We should always treat our hard-earned income with the respect that it deserves.
Recently, I’d been made aware, through Facebook, of the presence of flamingos out at Orange Valley, which is a small community located along the west coast of Trinidad and a short distance away from the temple in the sea at Waterloo. Now while the general public may not be aware of the presence of these migratory birds, these careless explorers from the South American continent, there are some of us who set our watches by them.
The greater flamingo, while perhaps not a spectacular sight in Venezuela or Guyana, is indeed a breathtaking sight in this country because they do not occur in great numbers here and are generally only seen at specific times of the year. I am embarrassed to admit it, but the Idiom team has been pursuing these magnificent birds for the past three years without any success.
Over the past two weeks I’ve visited a road laid down in the sea to provide ease of egress for fishermen, given the muddy slog which obtained prior to this engineering intervention. The air is filled with the incessant cries of the laughing gulls crowding the mudflats on the southern side of the jetty. This species is so numerous at this location they darken the skies when startled into flight.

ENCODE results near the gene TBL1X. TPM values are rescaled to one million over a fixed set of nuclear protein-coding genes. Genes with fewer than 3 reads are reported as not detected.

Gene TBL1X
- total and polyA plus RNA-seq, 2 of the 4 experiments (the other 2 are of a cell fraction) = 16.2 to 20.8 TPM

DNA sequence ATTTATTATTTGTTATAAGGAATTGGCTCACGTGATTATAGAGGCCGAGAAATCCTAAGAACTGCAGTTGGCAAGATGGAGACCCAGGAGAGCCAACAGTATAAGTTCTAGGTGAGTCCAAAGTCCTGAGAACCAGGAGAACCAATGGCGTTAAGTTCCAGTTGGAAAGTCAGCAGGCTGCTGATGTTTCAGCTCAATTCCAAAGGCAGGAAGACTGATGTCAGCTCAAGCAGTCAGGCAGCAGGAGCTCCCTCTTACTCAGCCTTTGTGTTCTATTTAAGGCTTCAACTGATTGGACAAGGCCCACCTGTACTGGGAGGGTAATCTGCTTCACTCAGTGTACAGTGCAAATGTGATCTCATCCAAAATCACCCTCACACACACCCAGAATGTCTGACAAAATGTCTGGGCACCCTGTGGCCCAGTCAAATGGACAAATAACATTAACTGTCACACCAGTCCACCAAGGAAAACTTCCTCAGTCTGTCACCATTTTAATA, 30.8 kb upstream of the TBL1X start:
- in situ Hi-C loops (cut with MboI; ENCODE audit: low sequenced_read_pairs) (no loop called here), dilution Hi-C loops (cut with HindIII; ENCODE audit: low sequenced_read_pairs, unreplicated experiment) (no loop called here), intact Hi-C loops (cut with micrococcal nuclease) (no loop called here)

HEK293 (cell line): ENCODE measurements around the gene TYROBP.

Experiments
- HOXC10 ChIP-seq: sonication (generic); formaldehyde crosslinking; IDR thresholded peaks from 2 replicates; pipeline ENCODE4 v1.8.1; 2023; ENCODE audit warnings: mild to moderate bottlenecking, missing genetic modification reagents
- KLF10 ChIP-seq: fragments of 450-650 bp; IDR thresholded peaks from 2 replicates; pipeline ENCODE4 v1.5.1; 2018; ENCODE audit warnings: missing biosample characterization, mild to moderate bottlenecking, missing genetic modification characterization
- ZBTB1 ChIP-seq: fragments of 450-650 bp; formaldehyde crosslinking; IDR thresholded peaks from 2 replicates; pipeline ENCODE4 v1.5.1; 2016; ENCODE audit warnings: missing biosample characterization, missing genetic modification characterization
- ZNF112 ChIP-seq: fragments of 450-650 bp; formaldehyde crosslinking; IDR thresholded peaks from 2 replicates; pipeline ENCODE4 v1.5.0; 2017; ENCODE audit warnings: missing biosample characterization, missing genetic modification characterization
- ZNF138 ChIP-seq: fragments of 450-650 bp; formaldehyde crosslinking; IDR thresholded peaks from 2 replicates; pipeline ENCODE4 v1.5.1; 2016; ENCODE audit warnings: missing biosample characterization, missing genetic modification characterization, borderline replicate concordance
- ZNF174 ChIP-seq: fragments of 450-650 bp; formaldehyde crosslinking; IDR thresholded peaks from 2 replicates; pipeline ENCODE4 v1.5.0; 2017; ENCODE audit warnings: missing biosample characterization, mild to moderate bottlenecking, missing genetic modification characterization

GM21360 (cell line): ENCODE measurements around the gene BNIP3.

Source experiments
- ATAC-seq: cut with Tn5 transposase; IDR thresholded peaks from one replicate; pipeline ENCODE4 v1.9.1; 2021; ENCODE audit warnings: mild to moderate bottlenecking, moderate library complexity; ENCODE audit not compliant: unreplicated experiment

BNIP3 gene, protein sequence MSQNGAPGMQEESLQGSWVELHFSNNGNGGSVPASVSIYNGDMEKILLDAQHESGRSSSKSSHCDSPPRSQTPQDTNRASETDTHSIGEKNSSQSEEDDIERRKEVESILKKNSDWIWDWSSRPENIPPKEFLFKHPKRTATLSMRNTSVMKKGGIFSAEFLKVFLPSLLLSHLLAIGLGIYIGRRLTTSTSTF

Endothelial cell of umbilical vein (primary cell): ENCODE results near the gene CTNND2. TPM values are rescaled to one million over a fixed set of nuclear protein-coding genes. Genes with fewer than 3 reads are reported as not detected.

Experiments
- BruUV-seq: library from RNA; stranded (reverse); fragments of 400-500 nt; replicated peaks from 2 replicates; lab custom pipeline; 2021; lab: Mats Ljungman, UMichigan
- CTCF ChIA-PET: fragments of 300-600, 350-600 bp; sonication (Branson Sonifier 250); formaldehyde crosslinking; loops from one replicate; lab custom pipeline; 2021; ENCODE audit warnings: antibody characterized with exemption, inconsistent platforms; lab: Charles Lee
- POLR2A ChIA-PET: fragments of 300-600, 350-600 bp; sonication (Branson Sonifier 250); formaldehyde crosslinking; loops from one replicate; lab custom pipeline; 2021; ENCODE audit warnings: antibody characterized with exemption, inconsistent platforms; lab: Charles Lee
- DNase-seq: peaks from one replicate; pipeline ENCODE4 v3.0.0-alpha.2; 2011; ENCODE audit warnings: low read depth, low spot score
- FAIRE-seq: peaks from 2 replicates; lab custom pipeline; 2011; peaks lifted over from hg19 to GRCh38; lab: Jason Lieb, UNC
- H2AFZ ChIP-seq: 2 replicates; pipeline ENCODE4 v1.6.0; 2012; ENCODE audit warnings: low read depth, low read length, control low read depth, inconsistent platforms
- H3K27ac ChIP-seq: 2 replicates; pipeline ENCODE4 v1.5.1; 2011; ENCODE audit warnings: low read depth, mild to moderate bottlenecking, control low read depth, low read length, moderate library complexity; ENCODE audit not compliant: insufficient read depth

Then to my left, on the northern side of the jetty, way off in the distance, the unmistakable form of the greater flamingo. Just a pair of juveniles with their long necks stretched out, their heads swaying back and forth over the mud flats, looking like two dorks with metal detectors.
We just had to get closer; they were so distant only the Hubble telescope could procure a decent image. A fisherman recommended that we walk through the back of the nearby mangrove fringing the mudflats. One look at the mangrove and that suggestion did not get past the committee stage.
Then the young fisherman mentioned something in passing that stopped me dead in my tracks as we walked along the road in the sea. “It had ’bout elem ah dem yuh know but dey shoot out mos’ as dem in de huntin’ season.” That kind of news is enough to, as Morissey put it, “…make a shy bald Buddhist monk reflect and plan a mass murder.”